and the old ones only care for her/his own genes.
Long shots explore a luxury apartment.
Elena is remarried to the wealthy and equally old Vladimir. They both have trouble
with their children from previous marriages. Her son Sergej has a family,
but he is chronically unemployed and needs money to send his teenage son
Sasha to college. Elena begs Vladimir to pay the money. Vladimir is reluctant
because Sergei still owes him money, and would rather see Sasha join the army.
Vladimir's daughter Katya, on the other hand, enjoys the nice life.
One day Vladimir has a heart attack. He jokes that he met Elena when she was
a nurse and he was a patient with peritonitis. Elena calls Katya and has
a private chat with her. Katya is arrogant and offensive. She does not
hesitate to admit that she cares zero about her father. Then she confronts
her father at the hospital,
boasts about her hedonistic lifestyle, paid by her father, and
holds against him that he mostly cared for his money not for his family.
She gives him some of her materialistic philosophy, and he is amused.
She even admits that she's there only for the money that he gives her.
Elena, meanwhile, is lighting a candle in a church, asking the saint to
restore Vladimir to good health, and then she visits her son's family again,
playing with the second grandson, a little baby.
Released from the hospital, Vladimir tells Elena that he has decided to write
a will: he bequeaths everything to his daughter and leaves Elena with a
monthly stipend. Furthermore, he has decided not to help Sasha.
Elena pretends to behave like the devout housewife she has always been but
instead prepares a deadly cocktail of drugs.
After he dies, she carefully removes any evidence of the crime, and then
makes it look like he died while having sex.
At the funeral Katya looks sincerely sorry, while Elena cries crocodile tears.
The attorney splits the estate equally between daughter and wife.
Elena has already taken all the money from the safe and later takes it to
his son. Sergey's family celebrates that Sasha will be able to go to college.
Sergey has a surprise for Elena too: his wife is pregnant for the third time.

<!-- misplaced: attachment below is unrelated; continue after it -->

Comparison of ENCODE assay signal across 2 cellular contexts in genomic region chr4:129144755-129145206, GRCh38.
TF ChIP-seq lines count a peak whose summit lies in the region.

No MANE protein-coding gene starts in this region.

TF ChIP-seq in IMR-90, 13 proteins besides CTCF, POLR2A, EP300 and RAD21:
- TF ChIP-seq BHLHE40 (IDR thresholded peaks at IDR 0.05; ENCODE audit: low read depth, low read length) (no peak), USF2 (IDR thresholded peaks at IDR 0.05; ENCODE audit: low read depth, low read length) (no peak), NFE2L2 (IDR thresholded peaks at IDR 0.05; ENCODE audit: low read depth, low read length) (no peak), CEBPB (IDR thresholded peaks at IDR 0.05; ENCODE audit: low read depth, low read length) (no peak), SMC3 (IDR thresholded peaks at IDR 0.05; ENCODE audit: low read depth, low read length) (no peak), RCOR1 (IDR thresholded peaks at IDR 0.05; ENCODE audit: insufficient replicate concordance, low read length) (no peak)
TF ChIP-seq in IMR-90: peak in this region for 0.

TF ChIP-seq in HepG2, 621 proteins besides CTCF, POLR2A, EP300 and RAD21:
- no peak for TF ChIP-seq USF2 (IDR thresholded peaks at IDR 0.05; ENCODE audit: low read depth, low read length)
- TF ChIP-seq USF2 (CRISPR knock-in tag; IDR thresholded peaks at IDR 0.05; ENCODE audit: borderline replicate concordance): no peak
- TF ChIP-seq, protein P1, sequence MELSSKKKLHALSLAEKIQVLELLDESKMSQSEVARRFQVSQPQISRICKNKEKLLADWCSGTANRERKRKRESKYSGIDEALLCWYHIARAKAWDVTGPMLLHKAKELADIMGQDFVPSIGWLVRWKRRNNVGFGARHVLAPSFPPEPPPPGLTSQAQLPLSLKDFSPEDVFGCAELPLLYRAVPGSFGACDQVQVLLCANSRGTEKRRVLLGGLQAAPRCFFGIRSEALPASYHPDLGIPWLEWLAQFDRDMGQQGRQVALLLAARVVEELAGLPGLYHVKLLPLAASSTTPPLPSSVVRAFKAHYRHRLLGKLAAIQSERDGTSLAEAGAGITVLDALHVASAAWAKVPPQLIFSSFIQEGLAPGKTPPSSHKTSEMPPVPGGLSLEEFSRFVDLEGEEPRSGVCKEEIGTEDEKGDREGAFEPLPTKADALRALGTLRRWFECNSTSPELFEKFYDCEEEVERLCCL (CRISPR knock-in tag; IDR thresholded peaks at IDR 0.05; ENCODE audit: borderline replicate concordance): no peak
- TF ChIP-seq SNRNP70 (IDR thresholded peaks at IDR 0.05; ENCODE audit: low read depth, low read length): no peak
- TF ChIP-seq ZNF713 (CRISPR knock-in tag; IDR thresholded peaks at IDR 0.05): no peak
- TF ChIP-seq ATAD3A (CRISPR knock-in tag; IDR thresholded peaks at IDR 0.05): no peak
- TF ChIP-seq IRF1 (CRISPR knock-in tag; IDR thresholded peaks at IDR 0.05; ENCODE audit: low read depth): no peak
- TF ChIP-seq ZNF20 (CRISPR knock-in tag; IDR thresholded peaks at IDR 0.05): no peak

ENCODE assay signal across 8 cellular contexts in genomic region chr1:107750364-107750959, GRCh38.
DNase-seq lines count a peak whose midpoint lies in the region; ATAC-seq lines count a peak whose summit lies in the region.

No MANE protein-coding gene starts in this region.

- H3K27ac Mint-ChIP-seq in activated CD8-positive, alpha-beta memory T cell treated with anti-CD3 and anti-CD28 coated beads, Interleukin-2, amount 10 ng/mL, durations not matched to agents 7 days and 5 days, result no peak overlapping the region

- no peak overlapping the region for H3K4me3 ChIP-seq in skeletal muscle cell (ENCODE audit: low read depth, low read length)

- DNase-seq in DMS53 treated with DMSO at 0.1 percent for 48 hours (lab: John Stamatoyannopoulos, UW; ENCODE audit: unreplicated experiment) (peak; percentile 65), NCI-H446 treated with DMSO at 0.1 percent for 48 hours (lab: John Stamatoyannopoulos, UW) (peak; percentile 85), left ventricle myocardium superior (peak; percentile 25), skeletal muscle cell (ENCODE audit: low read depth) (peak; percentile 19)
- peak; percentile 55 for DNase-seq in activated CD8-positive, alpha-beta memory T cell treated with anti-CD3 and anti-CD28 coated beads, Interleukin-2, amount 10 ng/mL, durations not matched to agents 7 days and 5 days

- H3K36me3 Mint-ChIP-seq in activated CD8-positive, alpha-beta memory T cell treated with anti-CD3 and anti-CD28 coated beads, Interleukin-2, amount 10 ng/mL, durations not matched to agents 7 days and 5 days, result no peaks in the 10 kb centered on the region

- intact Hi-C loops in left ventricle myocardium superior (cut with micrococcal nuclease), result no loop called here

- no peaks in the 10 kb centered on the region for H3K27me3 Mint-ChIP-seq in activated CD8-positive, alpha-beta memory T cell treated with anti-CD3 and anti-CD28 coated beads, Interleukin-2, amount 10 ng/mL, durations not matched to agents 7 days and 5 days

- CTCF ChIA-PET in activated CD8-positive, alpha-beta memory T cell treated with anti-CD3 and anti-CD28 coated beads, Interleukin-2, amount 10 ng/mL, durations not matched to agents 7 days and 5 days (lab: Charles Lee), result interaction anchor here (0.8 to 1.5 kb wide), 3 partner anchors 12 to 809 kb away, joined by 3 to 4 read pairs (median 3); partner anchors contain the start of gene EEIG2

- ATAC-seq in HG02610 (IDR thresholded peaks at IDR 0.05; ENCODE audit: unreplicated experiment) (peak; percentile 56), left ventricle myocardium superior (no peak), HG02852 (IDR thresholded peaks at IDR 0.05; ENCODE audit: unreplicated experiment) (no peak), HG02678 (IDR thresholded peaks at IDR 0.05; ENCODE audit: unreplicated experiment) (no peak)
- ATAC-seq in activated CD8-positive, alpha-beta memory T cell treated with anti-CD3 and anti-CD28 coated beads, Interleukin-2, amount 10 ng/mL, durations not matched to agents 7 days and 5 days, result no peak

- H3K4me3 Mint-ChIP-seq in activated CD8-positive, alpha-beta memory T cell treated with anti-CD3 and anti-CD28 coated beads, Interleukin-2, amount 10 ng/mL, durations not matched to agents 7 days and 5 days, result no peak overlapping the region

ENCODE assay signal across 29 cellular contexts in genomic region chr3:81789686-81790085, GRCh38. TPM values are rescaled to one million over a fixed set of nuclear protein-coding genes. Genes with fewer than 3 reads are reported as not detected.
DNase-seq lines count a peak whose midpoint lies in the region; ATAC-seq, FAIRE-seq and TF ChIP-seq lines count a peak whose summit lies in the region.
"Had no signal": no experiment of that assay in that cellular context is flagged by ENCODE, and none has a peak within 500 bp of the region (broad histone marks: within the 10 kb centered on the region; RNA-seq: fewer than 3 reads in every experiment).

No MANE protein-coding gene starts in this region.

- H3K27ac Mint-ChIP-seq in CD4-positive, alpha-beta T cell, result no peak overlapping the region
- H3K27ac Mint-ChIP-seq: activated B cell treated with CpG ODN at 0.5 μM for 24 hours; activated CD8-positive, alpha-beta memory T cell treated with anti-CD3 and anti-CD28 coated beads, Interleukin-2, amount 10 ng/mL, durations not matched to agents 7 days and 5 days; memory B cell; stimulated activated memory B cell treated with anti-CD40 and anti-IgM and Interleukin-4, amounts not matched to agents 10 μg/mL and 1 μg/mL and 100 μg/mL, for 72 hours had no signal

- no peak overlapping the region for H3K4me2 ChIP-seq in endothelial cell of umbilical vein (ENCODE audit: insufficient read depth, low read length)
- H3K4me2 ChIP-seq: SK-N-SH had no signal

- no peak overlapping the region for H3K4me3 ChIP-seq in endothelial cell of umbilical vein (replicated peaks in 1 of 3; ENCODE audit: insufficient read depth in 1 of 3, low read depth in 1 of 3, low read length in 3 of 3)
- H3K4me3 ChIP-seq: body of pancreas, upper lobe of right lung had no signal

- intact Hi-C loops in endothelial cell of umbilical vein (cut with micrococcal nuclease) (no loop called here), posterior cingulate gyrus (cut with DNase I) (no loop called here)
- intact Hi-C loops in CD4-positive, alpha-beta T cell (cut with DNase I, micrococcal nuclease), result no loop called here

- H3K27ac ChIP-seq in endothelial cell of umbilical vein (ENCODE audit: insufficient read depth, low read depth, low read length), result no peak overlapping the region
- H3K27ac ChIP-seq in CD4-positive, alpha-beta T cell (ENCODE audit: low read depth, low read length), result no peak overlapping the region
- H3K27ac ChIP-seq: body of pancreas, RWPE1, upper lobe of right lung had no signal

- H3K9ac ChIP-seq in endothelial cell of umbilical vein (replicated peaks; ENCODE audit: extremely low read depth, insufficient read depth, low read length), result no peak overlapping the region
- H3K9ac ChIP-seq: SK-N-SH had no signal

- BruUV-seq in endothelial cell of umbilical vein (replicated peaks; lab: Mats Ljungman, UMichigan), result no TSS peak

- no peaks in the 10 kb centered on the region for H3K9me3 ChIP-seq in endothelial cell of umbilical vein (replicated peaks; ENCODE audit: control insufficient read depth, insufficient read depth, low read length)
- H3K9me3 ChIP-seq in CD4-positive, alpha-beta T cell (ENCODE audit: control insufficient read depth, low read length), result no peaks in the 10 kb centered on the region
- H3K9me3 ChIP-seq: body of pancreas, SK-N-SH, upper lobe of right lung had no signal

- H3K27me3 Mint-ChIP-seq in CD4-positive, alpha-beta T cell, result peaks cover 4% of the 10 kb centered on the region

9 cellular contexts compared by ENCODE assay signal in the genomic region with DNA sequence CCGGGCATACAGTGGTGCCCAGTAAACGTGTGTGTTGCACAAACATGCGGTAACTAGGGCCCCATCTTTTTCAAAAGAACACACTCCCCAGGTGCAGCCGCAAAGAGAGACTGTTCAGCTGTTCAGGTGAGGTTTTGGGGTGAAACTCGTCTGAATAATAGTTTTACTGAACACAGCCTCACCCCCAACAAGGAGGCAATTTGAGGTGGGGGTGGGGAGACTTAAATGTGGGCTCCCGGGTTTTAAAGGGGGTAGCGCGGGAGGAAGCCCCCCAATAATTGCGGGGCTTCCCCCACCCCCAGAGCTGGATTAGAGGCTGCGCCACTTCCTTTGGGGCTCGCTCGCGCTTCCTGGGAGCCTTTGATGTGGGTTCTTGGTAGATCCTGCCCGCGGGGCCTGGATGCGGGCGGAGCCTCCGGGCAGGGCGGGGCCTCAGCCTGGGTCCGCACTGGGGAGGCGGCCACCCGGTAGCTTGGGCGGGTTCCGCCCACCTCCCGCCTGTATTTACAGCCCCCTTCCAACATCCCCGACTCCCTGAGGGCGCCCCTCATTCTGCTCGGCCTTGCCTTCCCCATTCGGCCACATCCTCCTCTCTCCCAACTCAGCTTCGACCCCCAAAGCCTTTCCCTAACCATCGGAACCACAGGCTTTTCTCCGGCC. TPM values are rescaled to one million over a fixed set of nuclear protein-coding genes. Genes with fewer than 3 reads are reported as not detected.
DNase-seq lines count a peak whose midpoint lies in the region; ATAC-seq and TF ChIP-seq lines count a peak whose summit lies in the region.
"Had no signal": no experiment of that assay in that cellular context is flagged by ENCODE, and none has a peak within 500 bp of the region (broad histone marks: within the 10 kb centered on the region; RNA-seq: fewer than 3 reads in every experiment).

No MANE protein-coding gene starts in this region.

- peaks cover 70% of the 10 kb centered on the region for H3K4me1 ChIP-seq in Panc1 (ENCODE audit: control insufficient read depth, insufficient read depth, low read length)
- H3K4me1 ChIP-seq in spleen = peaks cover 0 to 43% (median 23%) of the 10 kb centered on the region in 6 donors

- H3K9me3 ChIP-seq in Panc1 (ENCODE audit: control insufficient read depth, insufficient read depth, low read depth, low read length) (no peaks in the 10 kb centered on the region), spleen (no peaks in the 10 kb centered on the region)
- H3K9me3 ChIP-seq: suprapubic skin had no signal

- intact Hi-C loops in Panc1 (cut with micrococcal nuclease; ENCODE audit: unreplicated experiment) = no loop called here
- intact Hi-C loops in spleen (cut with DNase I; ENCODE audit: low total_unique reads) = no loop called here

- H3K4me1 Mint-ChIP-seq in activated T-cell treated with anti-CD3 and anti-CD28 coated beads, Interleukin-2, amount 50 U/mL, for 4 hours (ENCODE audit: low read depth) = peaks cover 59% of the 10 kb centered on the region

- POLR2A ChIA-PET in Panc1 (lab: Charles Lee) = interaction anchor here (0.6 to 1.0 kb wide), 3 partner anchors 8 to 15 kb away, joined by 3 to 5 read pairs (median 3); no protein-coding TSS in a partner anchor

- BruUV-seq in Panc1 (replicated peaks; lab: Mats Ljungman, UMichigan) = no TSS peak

The light goes off and Elena almost faints.
Sasha goes out drinking with his buddies, who behave like arrogant thugs.
They attack other kids and Sasha is beaten. The whole family moves into
Leviathan (2014) is a bleak melodrama of
Kafka-esque alienation imbued with Chekhov's pathos
and ironically set in an elegiac landscape.
In a provincial town far from the capital,
two men leave from a hotel room.
Stopped by a police officer and family friend, Pasha, who needs the
usual favor, they laugh at the idea that there could be such a thing as an
honest cop. One of them is Kolya, owner of a local house and business.
At home his child Roma is child eagerly for his retun and insulting his
friend comes looking for Kolya while Kolya taking Roma to school
fixing truck he can't because court hearing Ivan
The other adult is Kolya's old friend from the army, Dmitri, now an attorney
in the capital. He has come to help Kolya with a difficult case: the town's
mayor has decided to take his place and has forged papers and bribes courts.
The attorney advises Kolya that the only way to win is to blackmail the
mayor with compromising information: the mayor, Vadim, seems to have committed
all sorts of crimes. As expected, the court judges in favor of Vadim.
This corrupt mayor, Vadim, dines with the head of the local church, who
reminds him of God's power but basically accepts Vadim's crimes.
Kolya at home is drunk and furious: his whole life "is" the place that Vadim
has obtained illegally.
At night Vadim comes, also drunk, demanding that they move out immediately.
Dmitri, calm and confident, asks for a person-to-person meeting at his office.
Dmitri is up all night working on the legal merit of their case, and the
following day tries to file a complaint, except that neither the police nor
the court accepts it. They even refuse to issue a certificate of refusal.
Kolya loses his temper and is jailed.
Menawhile, Lilya is asking their family friends, Pasha and his wife,